3. Cranial module: The external cranial module is the arithmetic mean of three external measurements of the skull: maximum length (glabella-opisthocranion), maximum breadth (euryon-euryon) and cranial height (basion-bregma). These external measurements include not only the brain but also the thickness of cranial bones. In some populations considered here, the thickness of cranial vault bones declined during the Holocene. This means that a decrease in the external module may be explained in part by a decrease in thickness, and some correction must be made to consider endocranial volume. The effect of thickness can be quite substantial; a decrease of 5 mm of thickness around a skull with an external module of 160 mm would increase its endocranial volume by around 180 ml. Where measurements of thickness are available, one approach is to subtract twice the vault thickness from the external module, resulting in an internal cranial module. This is the approach taken by Henneberg Henneberg:1988b, for example, who reports both internal cranial module and resulting estimates of endocranial volume derived from regression on internal module.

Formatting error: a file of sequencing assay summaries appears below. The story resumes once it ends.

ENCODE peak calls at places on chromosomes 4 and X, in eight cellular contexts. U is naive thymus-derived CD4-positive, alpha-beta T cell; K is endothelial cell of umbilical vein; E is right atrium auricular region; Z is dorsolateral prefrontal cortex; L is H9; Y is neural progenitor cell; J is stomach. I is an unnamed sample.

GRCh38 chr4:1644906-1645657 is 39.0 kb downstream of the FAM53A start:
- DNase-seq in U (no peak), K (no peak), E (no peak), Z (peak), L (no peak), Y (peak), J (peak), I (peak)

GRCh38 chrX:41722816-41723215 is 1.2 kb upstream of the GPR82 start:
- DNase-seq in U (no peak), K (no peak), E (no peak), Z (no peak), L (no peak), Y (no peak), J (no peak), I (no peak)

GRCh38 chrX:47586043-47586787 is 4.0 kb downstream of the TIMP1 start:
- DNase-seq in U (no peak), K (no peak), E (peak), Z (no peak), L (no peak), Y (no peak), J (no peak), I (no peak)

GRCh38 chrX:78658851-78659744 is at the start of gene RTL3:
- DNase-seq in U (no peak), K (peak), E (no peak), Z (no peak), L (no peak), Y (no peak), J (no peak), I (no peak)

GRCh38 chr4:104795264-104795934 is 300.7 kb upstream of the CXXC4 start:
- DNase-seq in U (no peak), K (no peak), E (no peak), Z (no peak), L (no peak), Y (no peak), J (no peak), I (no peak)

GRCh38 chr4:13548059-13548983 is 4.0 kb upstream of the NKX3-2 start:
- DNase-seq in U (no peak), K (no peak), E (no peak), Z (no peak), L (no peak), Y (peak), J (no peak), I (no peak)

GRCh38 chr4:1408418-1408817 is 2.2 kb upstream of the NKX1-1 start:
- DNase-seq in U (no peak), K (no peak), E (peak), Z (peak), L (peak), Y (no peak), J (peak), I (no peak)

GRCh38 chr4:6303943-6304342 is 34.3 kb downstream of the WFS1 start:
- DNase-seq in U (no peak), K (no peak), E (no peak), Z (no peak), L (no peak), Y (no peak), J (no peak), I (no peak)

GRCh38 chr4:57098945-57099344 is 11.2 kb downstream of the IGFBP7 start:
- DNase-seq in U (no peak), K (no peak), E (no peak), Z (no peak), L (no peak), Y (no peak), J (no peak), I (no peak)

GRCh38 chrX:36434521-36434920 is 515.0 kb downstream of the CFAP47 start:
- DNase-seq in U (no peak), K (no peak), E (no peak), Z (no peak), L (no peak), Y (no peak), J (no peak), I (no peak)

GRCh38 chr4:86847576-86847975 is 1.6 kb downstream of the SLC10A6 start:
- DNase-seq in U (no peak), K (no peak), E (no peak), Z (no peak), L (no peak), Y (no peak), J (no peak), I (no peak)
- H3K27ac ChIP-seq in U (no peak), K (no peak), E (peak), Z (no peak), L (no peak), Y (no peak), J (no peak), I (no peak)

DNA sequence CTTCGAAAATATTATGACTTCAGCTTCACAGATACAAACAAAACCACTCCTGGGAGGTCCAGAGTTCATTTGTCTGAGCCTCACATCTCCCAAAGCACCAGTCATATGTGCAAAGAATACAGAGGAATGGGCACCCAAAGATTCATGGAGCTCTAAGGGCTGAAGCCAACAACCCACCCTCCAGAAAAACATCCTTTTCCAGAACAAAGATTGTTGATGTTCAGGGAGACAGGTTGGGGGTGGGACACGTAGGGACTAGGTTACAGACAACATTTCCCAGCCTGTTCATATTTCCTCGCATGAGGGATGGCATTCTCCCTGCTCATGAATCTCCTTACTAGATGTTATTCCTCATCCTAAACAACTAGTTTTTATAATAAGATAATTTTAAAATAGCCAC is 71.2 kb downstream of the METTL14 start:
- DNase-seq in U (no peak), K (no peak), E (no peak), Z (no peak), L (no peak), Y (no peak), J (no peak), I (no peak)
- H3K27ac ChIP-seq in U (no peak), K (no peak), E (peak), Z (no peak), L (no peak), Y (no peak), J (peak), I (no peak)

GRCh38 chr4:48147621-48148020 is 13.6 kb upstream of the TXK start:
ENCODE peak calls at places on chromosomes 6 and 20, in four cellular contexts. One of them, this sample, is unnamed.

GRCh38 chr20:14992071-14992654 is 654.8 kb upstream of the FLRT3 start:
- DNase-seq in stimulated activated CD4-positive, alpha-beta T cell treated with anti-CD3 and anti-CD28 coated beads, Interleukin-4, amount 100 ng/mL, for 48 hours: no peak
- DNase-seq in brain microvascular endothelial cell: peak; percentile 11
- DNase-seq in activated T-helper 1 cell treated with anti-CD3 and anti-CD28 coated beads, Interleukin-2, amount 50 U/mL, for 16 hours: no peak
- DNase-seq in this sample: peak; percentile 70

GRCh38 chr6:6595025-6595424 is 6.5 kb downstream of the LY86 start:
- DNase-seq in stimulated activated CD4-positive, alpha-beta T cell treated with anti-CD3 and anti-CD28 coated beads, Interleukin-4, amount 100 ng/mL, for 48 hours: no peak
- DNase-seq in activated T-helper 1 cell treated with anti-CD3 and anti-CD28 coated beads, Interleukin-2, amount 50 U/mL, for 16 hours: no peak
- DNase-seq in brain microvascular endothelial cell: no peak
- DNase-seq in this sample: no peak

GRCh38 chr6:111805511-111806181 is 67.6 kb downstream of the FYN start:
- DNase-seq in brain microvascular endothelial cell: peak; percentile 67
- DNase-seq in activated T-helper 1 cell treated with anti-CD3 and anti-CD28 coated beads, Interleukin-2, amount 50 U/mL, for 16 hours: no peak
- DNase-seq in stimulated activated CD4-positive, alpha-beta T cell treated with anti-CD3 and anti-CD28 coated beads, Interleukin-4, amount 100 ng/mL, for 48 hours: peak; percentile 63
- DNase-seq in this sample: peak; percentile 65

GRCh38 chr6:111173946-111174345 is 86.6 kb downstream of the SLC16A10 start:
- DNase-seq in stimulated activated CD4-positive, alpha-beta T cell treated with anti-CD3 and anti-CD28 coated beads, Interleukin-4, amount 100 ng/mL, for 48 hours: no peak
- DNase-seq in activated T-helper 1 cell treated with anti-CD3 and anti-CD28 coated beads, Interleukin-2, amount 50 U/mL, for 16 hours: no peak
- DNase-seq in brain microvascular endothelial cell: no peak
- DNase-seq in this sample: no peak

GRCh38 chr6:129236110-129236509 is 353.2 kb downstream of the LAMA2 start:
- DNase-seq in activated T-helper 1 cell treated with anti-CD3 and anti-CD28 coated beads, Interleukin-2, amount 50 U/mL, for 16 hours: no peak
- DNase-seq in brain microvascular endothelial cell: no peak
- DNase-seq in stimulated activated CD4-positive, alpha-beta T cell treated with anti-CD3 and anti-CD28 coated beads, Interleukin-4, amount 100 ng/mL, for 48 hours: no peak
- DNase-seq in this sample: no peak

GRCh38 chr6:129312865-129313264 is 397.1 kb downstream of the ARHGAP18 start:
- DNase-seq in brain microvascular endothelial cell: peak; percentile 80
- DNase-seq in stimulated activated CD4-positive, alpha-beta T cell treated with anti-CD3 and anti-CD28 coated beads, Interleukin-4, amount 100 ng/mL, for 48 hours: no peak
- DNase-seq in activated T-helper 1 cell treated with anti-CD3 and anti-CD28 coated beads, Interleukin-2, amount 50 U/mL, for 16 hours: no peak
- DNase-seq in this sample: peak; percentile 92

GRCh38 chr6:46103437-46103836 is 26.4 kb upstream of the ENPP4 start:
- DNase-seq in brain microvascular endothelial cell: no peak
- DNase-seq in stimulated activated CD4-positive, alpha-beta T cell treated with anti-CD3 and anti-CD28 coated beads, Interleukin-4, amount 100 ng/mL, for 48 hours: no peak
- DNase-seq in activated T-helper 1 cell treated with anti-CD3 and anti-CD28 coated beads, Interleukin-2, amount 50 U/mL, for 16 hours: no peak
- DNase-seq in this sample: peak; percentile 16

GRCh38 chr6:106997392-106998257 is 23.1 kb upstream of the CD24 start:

The current paper uses the generic term ``brain size’’ to refer to any of these estimation methods. Each of the four regions considered here is represented by at least one study that uses consistent estimation methods within the region. Even though different regions may be characterized by different methods of estimation, these differences should not bias the results within each region. But when different regions produce a common result, it remains possible that the magnitude of changes may actually diverge from each other due to differences in estimation methods.